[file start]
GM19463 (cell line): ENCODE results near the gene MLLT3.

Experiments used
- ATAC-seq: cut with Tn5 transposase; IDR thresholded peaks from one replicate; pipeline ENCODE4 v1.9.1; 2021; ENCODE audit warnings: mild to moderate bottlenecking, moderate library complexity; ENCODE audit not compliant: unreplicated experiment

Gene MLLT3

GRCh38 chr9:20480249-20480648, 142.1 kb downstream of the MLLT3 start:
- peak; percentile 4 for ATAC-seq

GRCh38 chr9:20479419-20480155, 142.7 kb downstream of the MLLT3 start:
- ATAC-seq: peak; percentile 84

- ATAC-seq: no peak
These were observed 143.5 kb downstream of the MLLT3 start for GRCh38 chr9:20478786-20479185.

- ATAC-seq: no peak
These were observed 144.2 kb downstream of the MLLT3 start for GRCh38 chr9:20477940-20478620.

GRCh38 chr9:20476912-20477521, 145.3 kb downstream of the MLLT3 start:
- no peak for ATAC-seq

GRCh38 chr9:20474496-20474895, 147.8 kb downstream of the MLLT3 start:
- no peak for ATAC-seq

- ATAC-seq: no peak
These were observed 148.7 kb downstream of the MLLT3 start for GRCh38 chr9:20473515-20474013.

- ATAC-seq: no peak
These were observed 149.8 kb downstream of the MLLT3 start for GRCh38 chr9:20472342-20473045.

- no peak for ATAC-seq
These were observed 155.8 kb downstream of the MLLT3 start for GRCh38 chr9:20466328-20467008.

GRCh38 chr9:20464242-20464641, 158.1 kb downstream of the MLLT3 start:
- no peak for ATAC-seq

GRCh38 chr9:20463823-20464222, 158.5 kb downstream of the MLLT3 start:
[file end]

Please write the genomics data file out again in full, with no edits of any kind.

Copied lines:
GM19463 (cell line): ENCODE results near the gene MLLT3.

Experiments used
- ATAC-seq: cut with Tn5 transposase; IDR thresholded peaks from one replicate; pipeline ENCODE4 v1.9.1; 2021; ENCODE audit warnings: mild to moderate bottlenecking, moderate library complexity; ENCODE audit not compliant: unreplicated experiment

Gene MLLT3

GRCh38 chr9:20480249-20480648, 142.1 kb downstream of the MLLT3 start:
- peak; percentile 4 for ATAC-seq

GRCh38 chr9:20479419-20480155, 142.7 kb downstream of the MLLT3 start:
- ATAC-seq: peak; percentile 84

- ATAC-seq: no peak
These were observed 143.5 kb downstream of the MLLT3 start for GRCh38 chr9:20478786-20479185.

- ATAC-seq: no peak
These were observed 144.2 kb downstream of the MLLT3 start for GRCh38 chr9:20477940-20478620.

GRCh38 chr9:20476912-20477521, 145.3 kb downstream of the MLLT3 start:
- no peak for ATAC-seq

GRCh38 chr9:20474496-20474895, 147.8 kb downstream of the MLLT3 start:
- no peak for ATAC-seq

- ATAC-seq: no peak
These were observed 148.7 kb downstream of the MLLT3 start for GRCh38 chr9:20473515-20474013.

- ATAC-seq: no peak
These were observed 149.8 kb downstream of the MLLT3 start for GRCh38 chr9:20472342-20473045.

- no peak for ATAC-seq
These were observed 155.8 kb downstream of the MLLT3 start for GRCh38 chr9:20466328-20467008.

GRCh38 chr9:20464242-20464641, 158.1 kb downstream of the MLLT3 start:
- no peak for ATAC-seq

GRCh38 chr9:20463823-20464222, 158.5 kb downstream of the MLLT3 start: